Details of Amazon smartphone's tilt-heavy user interface purportedly leakAlex Wagner - Editorial Director of News and Content
Hot on the heels of a leak that offered up our first look at Amazon’s oft-rumored smartphone, a new report claims to have additional details on the software that’ll power the device.
Previous rumors have suggested that the Amazon smartphone will use four front-facing cameras to track the position of a user’s face and alter the perspective of the user interface. Now BGR says that Amazon will heavily utilize this feature in many of its own apps to make it easier to navigate menus.
One example of the way that the Amazon smartphone will use its cameras is tilting to reveal more information in apps. For example, it’s said that tilting the phone while in the Amazon video store will reveal a movie’s IMDB ratings on top of its thumbnail. The report also suggests that tilting the phone while viewing products in Amazon’s store could bring up alternate views.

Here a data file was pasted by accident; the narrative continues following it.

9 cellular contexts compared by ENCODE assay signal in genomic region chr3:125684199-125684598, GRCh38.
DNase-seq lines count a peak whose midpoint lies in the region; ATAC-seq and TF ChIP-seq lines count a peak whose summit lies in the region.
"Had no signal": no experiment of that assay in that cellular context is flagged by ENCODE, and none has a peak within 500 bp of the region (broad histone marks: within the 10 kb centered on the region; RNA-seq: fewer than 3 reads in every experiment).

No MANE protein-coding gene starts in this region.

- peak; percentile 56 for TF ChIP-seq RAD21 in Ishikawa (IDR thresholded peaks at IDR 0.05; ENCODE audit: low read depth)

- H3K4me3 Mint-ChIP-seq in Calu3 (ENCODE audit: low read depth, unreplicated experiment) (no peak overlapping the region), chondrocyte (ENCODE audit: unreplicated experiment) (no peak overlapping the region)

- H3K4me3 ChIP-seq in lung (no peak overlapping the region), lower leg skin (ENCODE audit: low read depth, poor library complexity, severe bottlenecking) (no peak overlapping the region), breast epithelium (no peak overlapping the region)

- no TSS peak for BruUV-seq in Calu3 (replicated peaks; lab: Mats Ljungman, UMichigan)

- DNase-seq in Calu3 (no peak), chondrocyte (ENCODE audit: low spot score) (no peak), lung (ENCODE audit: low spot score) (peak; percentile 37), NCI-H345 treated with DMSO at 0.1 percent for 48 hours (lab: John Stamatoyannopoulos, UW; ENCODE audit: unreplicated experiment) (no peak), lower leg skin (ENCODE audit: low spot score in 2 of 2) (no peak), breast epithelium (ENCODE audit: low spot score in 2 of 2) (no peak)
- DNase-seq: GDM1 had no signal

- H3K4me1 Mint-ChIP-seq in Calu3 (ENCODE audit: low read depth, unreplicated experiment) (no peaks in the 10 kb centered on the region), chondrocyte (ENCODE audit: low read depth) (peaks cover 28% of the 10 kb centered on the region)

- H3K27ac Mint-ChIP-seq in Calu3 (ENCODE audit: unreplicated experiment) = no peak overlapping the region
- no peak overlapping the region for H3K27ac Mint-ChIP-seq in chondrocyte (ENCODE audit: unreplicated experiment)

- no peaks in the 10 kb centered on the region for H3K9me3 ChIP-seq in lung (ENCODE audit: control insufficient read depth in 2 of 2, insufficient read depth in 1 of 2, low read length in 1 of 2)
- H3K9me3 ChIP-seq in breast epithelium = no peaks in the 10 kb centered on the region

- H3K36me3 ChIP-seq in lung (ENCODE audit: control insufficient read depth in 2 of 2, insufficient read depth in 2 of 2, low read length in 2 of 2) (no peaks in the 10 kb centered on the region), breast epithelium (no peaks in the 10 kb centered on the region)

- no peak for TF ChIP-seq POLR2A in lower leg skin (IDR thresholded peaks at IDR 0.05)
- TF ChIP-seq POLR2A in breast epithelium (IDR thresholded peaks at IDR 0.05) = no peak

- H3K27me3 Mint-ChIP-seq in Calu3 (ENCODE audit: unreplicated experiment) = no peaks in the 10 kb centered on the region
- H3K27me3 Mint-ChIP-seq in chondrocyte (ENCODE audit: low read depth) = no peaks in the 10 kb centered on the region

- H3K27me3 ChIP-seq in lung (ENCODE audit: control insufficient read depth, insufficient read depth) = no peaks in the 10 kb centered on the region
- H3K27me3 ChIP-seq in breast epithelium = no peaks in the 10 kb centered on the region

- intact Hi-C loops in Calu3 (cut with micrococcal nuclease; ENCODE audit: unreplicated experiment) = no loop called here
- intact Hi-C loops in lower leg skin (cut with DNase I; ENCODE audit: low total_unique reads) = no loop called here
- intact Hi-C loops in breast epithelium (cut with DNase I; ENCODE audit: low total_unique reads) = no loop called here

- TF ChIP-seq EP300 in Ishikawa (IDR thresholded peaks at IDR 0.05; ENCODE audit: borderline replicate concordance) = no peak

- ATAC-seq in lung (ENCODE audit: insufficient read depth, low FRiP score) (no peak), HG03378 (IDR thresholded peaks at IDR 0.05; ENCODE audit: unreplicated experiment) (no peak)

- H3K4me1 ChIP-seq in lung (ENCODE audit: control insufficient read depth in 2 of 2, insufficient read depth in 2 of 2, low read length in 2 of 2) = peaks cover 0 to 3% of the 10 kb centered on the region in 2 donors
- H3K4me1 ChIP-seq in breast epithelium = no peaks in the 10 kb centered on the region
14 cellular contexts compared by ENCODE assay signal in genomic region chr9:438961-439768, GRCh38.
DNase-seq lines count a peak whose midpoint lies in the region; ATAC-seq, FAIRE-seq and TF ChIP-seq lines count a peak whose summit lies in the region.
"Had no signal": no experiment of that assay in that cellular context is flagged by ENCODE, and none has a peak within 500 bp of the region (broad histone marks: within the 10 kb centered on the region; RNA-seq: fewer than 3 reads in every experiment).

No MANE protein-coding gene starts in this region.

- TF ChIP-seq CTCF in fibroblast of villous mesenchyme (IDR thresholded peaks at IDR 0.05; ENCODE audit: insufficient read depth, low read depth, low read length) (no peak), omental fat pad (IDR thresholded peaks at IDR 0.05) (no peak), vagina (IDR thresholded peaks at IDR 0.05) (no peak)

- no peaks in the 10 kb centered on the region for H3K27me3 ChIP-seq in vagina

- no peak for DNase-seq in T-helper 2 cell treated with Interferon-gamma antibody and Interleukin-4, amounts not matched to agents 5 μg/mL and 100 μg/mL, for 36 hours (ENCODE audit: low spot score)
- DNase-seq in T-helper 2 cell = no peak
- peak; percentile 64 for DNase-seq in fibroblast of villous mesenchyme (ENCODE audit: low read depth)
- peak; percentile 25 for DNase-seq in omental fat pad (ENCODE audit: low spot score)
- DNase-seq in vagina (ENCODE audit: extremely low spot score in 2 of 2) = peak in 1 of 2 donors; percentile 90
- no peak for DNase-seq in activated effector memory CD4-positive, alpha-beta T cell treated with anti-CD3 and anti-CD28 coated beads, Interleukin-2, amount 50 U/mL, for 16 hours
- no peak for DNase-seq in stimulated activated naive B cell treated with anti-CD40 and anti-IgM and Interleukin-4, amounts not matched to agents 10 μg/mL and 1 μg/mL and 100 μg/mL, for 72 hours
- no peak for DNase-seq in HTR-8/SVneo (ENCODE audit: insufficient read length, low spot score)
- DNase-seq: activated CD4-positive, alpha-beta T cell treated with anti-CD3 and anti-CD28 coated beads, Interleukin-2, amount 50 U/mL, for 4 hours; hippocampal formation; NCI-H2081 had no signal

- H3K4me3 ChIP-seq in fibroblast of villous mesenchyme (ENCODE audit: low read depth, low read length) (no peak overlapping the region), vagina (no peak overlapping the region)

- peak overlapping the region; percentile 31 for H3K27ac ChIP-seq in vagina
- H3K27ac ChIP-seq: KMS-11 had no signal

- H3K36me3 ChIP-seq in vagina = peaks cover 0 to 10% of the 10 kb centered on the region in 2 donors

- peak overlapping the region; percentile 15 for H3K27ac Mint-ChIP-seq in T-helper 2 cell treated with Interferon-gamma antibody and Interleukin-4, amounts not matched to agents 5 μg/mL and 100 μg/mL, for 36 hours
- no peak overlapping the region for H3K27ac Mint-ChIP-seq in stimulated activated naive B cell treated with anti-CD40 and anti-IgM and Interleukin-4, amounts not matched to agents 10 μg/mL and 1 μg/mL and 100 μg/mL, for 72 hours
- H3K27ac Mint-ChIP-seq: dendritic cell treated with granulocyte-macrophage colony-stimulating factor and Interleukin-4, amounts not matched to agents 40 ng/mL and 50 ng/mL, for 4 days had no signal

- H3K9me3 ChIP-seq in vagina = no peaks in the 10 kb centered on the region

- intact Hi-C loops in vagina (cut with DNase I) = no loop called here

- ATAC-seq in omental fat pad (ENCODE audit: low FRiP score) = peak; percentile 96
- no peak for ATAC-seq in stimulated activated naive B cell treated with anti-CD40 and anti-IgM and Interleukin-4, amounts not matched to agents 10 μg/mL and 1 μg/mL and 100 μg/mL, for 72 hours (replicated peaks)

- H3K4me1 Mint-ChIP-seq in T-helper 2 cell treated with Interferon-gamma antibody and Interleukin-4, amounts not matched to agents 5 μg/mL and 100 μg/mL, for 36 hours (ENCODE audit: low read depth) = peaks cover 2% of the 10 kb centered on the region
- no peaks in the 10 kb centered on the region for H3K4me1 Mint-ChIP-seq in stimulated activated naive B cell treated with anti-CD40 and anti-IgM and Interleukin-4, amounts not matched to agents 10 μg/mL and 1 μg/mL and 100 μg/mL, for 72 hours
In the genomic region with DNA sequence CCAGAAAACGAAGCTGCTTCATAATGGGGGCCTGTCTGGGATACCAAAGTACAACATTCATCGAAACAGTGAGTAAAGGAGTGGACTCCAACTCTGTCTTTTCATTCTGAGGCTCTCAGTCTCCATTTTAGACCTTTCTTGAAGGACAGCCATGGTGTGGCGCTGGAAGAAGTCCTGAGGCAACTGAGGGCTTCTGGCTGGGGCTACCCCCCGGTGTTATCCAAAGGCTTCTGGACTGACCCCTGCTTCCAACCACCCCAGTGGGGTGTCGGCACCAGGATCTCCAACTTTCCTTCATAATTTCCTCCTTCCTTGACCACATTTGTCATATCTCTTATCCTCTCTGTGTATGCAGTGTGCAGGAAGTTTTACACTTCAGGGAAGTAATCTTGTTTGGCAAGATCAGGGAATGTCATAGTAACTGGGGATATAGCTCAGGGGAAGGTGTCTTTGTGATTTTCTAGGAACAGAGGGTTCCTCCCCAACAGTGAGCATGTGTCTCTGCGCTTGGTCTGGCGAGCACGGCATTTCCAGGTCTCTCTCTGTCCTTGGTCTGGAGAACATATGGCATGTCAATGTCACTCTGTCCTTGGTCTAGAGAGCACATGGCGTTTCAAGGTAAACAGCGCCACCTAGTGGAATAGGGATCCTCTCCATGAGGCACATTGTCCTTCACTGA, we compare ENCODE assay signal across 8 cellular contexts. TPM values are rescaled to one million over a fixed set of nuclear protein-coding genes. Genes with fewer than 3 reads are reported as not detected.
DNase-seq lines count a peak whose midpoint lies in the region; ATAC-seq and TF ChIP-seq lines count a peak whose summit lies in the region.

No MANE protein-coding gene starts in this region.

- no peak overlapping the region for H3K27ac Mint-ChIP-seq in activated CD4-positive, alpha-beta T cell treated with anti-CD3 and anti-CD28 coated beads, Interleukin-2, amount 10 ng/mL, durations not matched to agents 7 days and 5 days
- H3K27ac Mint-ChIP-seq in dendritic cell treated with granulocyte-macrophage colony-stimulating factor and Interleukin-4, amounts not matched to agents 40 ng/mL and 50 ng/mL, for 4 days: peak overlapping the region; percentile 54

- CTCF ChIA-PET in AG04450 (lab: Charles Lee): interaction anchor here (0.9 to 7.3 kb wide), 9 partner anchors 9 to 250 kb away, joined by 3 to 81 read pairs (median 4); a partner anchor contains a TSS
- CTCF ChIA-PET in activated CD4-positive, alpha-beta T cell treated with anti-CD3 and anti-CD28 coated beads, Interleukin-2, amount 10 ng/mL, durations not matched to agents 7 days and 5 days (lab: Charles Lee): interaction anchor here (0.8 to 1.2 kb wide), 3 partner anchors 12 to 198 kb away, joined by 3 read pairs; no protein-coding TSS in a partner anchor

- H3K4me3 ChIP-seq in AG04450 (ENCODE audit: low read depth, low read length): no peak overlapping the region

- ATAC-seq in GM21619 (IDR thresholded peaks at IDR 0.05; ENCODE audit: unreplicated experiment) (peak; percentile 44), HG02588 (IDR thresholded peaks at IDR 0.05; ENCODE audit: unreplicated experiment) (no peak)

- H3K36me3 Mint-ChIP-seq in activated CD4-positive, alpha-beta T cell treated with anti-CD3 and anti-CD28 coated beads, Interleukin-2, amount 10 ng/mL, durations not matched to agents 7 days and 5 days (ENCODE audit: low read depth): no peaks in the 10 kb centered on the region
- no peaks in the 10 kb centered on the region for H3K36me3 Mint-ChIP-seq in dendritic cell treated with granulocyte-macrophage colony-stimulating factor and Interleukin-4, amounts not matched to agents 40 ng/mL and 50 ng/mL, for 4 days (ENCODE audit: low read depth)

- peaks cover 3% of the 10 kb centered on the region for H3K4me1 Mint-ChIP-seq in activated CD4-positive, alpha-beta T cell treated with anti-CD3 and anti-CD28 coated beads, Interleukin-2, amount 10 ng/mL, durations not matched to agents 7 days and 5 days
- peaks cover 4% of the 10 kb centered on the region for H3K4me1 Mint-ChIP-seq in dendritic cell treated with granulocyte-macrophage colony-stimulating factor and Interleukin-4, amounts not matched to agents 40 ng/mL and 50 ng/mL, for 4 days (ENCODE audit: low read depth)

This tilt feature is also reportedly able to replace the traditional menu button. Tilting the phone left or right will allegedly bring up menus and the like in apps, such as a X-Ray menu in the Kindle app or a camera roll in the messaging app. Meanwhile, tilting the phone up or down could offer other functionality, like turning to the next or previous page in a Kindle book.
Finally, Amazon is said to be prepping a unique feature for its phone’s rear camera as well. Users will purportedly be able to capture images of signs and other objects with print on them and have the phone recognize text and covert it into a digital note.
These rumored gesture and tilt controls sound like an interesting way to navigate a phone, and it’s good to hear that Amazon might be planning to take full advantage of the multiple front-facing cameras on its smartphone. However, it sounds like it could be difficult to remember what action these different tilts will perform in the various apps. I’m sure that some users would get the hang out them eventually, but others might be overwhelmed by all of the gestures available.
Do you think that Amazon’s tilt-focused user experience sounds good?